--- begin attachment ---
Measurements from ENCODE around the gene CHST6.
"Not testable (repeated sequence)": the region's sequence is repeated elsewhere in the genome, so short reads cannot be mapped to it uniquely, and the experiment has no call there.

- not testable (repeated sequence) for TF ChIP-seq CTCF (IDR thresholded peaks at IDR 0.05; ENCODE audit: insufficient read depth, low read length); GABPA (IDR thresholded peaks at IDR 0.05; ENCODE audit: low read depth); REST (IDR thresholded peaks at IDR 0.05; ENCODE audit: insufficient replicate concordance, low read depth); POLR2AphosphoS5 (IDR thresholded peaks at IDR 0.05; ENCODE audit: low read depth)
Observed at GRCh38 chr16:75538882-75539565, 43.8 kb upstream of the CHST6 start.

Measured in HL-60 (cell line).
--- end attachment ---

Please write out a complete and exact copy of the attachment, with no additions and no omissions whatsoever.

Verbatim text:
Measurements from ENCODE around the gene CHST6.
"Not testable (repeated sequence)": the region's sequence is repeated elsewhere in the genome, so short reads cannot be mapped to it uniquely, and the experiment has no call there.

- not testable (repeated sequence) for TF ChIP-seq CTCF (IDR thresholded peaks at IDR 0.05; ENCODE audit: insufficient read depth, low read length); GABPA (IDR thresholded peaks at IDR 0.05; ENCODE audit: low read depth); REST (IDR thresholded peaks at IDR 0.05; ENCODE audit: insufficient replicate concordance, low read depth); POLR2AphosphoS5 (IDR thresholded peaks at IDR 0.05; ENCODE audit: low read depth)
Observed at GRCh38 chr16:75538882-75539565, 43.8 kb upstream of the CHST6 start.

Measured in HL-60 (cell line).